Over the last few years, we’ve all witnessed the rise of ransomware and the impact that it has had on educational institutions, healthcare organizations, financial services organizations, and government agencies. From the data loss to the impact on the bottom line if the ransom is paid, a ransomware attack has long-term consequences for the victimized organization. But the Delaware Department of Correction has turned the tables on ransomware and built a resilient data management infrastructure that can mitigate the impact of an attack across the board.
“Ransomware attacks are both inevitable and preventable,” shared Phil Winder, Chief Information Officer of the Delaware Department of Correction. “While no one will ever want their organization to go through one, there are steps that you can take to be prepared to avoid data loss and paying the ransom.”
Despite few headlines about attacks on corrections departments, Winder explained that they are, in fact, prime targets. “If you think about it a corrections department is much like a city within a city,” he noted. “There’s lots of valuable information including publicly identifiable information (PII), personal healthcare information (PHI) and other medical records, and rehabilitation and release information, to name just a few.” In other words, if a ransomware attack was launched on a corrections department, the incentive to pay the ransom to restore data and resume normal operations is high.
But Winder has developed a set of best practices that has proven highly effective against ransomware attacks. “The foundation of our counterattack on ransomware is education,” shared Winder. “Phishing emails with links and attachments are the single biggest entry point for a ransomware attack. It’s essential that every employee is part of an on-going education program that continually reinforces the fundamentals of phishing. We’ve been able to implement these strategies across the agency thanks to our partnership with the Delaware Department of Technology and Information.”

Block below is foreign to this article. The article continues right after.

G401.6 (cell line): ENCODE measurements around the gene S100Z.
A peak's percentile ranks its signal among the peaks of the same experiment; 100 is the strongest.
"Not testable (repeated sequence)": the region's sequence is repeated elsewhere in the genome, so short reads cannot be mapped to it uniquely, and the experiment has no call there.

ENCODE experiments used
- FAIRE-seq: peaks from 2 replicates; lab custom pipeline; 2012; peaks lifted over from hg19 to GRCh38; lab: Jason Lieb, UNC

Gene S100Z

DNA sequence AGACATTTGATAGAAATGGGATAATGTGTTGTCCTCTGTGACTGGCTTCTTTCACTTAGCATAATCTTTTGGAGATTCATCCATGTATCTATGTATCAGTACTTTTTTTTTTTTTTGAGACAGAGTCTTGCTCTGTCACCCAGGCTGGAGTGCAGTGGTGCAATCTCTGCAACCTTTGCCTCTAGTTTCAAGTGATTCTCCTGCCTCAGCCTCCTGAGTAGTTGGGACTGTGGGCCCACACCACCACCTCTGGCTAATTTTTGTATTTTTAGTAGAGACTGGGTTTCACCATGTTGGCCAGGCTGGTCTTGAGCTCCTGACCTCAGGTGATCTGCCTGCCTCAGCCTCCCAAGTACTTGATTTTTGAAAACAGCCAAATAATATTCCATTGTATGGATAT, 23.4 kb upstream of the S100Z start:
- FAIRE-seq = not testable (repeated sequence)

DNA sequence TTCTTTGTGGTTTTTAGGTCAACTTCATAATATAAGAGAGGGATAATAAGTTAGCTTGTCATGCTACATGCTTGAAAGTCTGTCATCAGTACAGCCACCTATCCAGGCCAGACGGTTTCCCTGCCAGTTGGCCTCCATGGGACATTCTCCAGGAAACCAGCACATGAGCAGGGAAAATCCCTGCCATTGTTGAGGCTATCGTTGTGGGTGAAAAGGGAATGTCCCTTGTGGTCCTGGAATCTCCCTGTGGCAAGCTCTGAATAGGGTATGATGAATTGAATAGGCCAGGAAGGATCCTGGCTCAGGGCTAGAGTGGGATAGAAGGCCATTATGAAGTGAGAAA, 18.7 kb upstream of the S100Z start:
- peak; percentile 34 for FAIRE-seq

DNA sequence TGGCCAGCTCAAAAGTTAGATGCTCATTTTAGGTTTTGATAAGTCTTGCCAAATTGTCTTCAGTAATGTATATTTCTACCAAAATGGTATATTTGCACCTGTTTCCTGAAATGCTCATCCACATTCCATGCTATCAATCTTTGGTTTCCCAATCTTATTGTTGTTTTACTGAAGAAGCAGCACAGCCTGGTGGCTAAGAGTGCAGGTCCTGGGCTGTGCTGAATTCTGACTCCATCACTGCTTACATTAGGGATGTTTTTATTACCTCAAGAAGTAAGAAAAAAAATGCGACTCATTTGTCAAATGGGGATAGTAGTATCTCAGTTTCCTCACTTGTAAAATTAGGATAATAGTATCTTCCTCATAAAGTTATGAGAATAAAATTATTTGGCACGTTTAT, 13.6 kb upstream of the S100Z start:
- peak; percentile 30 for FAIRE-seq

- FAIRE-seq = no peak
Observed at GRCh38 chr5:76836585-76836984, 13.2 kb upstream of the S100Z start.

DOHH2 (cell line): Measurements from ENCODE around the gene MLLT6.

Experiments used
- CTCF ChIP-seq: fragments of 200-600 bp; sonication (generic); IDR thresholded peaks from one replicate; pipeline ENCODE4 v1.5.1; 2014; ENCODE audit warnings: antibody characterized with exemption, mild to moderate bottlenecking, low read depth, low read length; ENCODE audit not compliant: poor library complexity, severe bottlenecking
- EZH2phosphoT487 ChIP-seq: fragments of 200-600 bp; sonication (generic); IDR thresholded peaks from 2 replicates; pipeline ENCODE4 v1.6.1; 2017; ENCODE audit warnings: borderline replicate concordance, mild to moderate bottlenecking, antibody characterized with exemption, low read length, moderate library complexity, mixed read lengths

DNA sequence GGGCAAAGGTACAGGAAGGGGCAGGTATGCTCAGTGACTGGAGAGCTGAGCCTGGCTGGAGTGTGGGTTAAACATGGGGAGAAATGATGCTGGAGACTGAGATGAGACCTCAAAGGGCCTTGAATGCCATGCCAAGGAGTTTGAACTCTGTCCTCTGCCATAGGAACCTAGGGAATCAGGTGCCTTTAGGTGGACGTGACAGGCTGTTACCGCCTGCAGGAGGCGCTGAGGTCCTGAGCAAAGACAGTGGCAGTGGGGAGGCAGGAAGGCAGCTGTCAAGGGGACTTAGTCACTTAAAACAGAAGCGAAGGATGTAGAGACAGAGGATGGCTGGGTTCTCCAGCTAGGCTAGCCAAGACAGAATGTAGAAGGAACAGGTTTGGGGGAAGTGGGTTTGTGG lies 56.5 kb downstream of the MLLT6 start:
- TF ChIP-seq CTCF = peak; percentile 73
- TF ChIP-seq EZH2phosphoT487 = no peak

What came next for the Delaware Department of Correction team was building a way to maneuver around the ransomware itself. “Good backup data is the key to survival,” said Winder. “Being able to access data that was recently backed up and restore it quickly defeats the purpose of the ransomware attack.” To build a ransomware-proof data environment, Winder and his team partnered with Commvault in order to ensure that they had the right resources to plan, strategize, and build the backup and recovery capabilities.
“As a former federal agency CIO and in my recent capacity as the state CIO for Michigan, I know the challenges that my peers have in facing these challenges and finding the resources to mitigate these costly attacks,” shared David DeVries, who leads Strategic Initiatives for State, Local Government and Higher Education Industries for Commvault. “We’ve worked together not only to build a resilient data backup infrastructure, but we’ve built a capability that is flexible enough to grow and is able to support Winder and his team as they drive their digital transformation process.”
While ransomware will continue to be a burden for all public sector agencies to bear as the Delaware Department of Correction has shown it is possible to mitigate its impact. Through smart investments in education, infrastructure, and partnerships Phil Winder and his team have not only eased the burden of ransomware attacks but have proved it is possible to tackle it head on and defeat it.